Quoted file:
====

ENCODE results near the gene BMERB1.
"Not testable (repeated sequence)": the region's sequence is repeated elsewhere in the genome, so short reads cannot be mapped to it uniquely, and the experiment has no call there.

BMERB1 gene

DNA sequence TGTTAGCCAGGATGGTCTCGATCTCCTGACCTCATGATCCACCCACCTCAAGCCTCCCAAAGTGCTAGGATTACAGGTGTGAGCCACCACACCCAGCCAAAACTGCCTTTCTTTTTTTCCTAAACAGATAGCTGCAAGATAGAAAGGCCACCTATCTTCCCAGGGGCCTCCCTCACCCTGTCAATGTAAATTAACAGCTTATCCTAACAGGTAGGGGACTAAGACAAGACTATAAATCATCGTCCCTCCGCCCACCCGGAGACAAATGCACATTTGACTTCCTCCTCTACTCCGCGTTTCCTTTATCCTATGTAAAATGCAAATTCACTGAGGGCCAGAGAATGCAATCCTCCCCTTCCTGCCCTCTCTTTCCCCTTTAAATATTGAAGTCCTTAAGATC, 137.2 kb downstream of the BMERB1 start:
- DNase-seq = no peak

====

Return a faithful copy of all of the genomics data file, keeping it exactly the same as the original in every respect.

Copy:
ENCODE results near the gene BMERB1.
"Not testable (repeated sequence)": the region's sequence is repeated elsewhere in the genome, so short reads cannot be mapped to it uniquely, and the experiment has no call there.

BMERB1 gene

DNA sequence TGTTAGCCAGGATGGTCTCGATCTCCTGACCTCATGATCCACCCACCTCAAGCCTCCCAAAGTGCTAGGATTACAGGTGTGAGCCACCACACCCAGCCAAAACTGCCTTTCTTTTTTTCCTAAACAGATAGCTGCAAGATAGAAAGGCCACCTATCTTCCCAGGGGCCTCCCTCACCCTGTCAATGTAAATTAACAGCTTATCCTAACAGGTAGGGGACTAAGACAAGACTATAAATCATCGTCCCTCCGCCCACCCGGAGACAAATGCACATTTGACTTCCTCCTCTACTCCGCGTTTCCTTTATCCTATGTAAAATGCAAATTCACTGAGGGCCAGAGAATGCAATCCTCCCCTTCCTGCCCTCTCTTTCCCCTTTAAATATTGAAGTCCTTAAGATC, 137.2 kb downstream of the BMERB1 start:
- DNase-seq = no peak